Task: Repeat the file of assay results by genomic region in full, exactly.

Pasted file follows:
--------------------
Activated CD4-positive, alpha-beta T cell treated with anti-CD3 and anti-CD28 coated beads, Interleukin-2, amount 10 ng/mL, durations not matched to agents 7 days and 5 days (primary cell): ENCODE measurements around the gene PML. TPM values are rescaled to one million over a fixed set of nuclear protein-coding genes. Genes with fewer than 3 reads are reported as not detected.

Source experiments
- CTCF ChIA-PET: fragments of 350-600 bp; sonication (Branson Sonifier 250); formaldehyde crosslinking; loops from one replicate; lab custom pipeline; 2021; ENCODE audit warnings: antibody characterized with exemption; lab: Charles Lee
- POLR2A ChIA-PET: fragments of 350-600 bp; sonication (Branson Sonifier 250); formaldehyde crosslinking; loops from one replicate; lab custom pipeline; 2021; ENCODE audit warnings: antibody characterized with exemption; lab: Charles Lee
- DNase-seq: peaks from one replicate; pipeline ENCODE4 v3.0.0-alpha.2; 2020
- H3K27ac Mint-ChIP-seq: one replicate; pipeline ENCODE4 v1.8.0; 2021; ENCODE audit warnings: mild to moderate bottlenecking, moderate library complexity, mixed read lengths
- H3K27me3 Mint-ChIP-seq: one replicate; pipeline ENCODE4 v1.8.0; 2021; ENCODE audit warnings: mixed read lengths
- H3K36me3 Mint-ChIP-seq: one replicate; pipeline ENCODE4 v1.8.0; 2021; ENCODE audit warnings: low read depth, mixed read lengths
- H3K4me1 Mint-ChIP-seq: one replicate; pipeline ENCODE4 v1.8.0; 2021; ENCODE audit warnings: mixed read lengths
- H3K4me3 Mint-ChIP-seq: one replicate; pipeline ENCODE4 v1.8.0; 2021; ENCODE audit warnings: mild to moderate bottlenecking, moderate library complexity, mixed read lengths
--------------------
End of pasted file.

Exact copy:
Activated CD4-positive, alpha-beta T cell treated with anti-CD3 and anti-CD28 coated beads, Interleukin-2, amount 10 ng/mL, durations not matched to agents 7 days and 5 days (primary cell): ENCODE measurements around the gene PML. TPM values are rescaled to one million over a fixed set of nuclear protein-coding genes. Genes with fewer than 3 reads are reported as not detected.

Source experiments
- CTCF ChIA-PET: fragments of 350-600 bp; sonication (Branson Sonifier 250); formaldehyde crosslinking; loops from one replicate; lab custom pipeline; 2021; ENCODE audit warnings: antibody characterized with exemption; lab: Charles Lee
- POLR2A ChIA-PET: fragments of 350-600 bp; sonication (Branson Sonifier 250); formaldehyde crosslinking; loops from one replicate; lab custom pipeline; 2021; ENCODE audit warnings: antibody characterized with exemption; lab: Charles Lee
- DNase-seq: peaks from one replicate; pipeline ENCODE4 v3.0.0-alpha.2; 2020
- H3K27ac Mint-ChIP-seq: one replicate; pipeline ENCODE4 v1.8.0; 2021; ENCODE audit warnings: mild to moderate bottlenecking, moderate library complexity, mixed read lengths
- H3K27me3 Mint-ChIP-seq: one replicate; pipeline ENCODE4 v1.8.0; 2021; ENCODE audit warnings: mixed read lengths
- H3K36me3 Mint-ChIP-seq: one replicate; pipeline ENCODE4 v1.8.0; 2021; ENCODE audit warnings: low read depth, mixed read lengths
- H3K4me1 Mint-ChIP-seq: one replicate; pipeline ENCODE4 v1.8.0; 2021; ENCODE audit warnings: mixed read lengths
- H3K4me3 Mint-ChIP-seq: one replicate; pipeline ENCODE4 v1.8.0; 2021; ENCODE audit warnings: mild to moderate bottlenecking, moderate library complexity, mixed read lengths